Make it stick

Polish your training strategy and see results! Paul Matthews of People Alchemy talks about boosting performance with training follow-up.

As a franchisor, you must train people.

You know that.

One of the things the franchisee is buying is your expertise, and your ability to help them create a successful business. But have you ever been frustrated with the results of your training, or even just frustrated because you have no measures to understand whether the training you do is even working?

As a franchisor, the people you are training ‘belong’ to someone else. You often have very limited control over what happens before or after a training course. Indeed, you sometimes have little control over who even turns up for the course. And yet you know, because any professional trainer knows, that what happens before, and particularly what happens after, a training course is critical to the success of that course in terms of operational results.

Given this state of affairs, two questions arise:

  1. Who is responsible for delivering those activities before and after a training course that are essential for success?
  2. Who needs to be held accountable for ensuring they happen? Maybe the delegates come to your premises, maybe you run a training course on their premises, or maybe you provide a training course as e-learning.

In any event, the relationship you have with the delegates typically stops at the end of the day.

You can do the best you can during the course itself to set people up to practise what they have learned after the course. You send them off back to work and cross your ngers that you have done enough. But without proactive collaboration from the franchisee organisation and the delegate’s line manager, you know that a lot of what you have been teaching will not embed as new behaviours or be sustained over time.

Perhaps the franchisee knows this as well, although many of them don’t, but even the ones who do seldom have anything proactive and constructive in place to assist delegates in implementing their new-found knowledge and skills within the workplace.

Everyone loses because the training event is not part of a proper training programme with follow-up. Or do they?

Stop and consider why you are doing the training:

  • Is it because the contract you have with your franchisee requires you to do a certain amount of training each year, regardless of the results?
  • Is it because the franchisees pay for the training and to you it is a revenue stream? If some people have to come back and get trained on the same stuff again, so be it.
  • Is it because you know it is the only way the franchisee staff will learn what they need to know and enable the franchise to become successful?
  • Is it because this is what you have always done, and nobody is really questioning why?
  • Is it to protect your reputation because you want the people working for the franchisees competent enough at the point of delivery that your brand does not suffer?

Again… why are you doing the training?

The answer you come up with might mean that what you are currently doing in terms of training is working well and achieving what is needed. Well done!

Thank you for readingthis article and you can move on to the next one! Still here? I guess that means you are like most franchisors I have spoken with, where there is a lot of frustration that arises from the lack of collaboration and joined- up thinking between franchisor and franchisee when it comes to training.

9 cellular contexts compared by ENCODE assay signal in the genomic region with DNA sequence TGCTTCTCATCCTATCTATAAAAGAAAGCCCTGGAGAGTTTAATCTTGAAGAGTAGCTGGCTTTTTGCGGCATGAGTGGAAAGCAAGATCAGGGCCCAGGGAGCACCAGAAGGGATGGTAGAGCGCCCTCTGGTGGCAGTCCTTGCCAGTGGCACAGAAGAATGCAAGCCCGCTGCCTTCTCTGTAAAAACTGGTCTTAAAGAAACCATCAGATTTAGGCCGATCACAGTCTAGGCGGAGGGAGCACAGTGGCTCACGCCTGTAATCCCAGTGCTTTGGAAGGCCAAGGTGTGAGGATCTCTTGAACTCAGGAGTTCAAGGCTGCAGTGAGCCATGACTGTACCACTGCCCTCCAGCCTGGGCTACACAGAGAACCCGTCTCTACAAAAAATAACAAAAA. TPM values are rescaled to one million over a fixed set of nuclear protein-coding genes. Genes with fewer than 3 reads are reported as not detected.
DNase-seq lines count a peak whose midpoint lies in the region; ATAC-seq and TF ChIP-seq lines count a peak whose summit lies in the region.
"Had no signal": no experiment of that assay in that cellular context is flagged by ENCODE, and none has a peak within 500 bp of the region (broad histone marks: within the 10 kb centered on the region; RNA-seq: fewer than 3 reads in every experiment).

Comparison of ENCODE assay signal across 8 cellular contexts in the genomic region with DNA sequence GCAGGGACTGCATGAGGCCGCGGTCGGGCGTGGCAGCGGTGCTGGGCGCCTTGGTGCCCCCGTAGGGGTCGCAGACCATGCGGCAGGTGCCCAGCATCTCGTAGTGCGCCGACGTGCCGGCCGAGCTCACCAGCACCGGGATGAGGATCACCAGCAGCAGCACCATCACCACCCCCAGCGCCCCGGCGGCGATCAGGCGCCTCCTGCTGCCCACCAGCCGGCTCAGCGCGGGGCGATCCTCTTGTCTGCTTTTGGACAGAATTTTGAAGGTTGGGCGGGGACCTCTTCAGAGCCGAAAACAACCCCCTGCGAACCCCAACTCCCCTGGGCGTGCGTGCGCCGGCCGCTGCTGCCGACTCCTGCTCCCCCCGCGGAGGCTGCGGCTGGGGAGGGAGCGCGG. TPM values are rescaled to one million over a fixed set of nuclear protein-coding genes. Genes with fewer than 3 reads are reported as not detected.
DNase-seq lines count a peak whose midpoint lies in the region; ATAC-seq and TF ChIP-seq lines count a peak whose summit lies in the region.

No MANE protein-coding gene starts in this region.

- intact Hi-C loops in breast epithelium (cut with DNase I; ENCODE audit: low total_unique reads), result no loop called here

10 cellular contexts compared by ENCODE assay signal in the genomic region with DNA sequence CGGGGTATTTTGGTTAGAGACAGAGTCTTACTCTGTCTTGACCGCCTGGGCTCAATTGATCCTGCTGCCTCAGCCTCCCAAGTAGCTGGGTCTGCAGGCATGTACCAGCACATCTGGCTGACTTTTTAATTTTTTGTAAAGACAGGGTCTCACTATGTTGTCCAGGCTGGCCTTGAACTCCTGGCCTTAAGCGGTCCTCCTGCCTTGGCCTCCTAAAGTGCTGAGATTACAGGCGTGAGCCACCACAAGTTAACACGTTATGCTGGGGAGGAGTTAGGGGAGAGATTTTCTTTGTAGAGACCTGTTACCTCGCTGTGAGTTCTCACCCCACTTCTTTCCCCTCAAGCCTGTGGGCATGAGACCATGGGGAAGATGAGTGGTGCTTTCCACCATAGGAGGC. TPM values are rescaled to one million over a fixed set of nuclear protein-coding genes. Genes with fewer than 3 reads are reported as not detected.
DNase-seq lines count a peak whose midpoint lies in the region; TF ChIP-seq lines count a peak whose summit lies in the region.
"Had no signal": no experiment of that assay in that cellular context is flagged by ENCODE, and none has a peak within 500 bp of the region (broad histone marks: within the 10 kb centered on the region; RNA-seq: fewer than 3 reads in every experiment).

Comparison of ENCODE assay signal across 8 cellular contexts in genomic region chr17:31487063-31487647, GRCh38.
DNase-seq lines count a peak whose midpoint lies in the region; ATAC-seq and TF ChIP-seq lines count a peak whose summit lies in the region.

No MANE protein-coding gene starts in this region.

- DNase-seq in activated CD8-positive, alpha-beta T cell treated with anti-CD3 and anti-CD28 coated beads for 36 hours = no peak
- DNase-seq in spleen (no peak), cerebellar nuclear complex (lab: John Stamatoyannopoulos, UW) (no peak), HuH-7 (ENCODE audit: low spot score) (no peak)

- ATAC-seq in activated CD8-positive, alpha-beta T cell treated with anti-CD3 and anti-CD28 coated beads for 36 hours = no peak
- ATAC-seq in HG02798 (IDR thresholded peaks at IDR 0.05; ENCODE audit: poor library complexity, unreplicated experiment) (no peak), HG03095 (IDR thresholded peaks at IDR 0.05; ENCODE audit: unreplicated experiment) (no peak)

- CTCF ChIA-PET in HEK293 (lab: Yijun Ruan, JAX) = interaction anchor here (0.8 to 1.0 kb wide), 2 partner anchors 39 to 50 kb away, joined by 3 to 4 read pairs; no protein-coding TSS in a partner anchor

To fix this, first take a step back and re-examine your overall strategy as a franchisor and determine where training could be used to help execute elements of that strategy. That should lead to some clarity for you on what the training needs to achieve for both you, as franchisor, and for the franchisee.

You now have some high-level outcomes that are likely to be focused around business success and performance rather than learning. Given these outcomes, how do you need to change the way you currently conduct training to meet them?

It is almost certain you will conclude that the traditional event- based approach is not enough, and any training course must be part of a longer programme. This in turn means that, in a franchising situation, it is imperative that franchisor and franchisee get together and collaborate on the design of the programme and determine who is going to be responsible for the different components and steps in the programme, and who is ultimately accountable for results.

If either party does not play their role, both parties suffer. This lose/lose outcome is far too common and leads to a lot of pointing ngers. It doesn’t have to be that way. If both parties do play their role, both parties gain.

Effective learning transfer

In effect, you need to place your collaborative focus on ‘learning transfer’ – the term used in learning and development circles for the effective embedding and sustaining of knowledge and skills delivered during a training course. If the skills you are teaching on a training course are not nding their way into habitual day-to-day operational behaviours, the training course was wasted.

This ‘training partnership’ to ensure effective learning transfer is almost certainly a new approach for you. But it is possible to do, and it is the only way you will significantly increase the performance return on the investment you are making in training.


Paul Matthews is a speaker, consultant and author on learning and performance.

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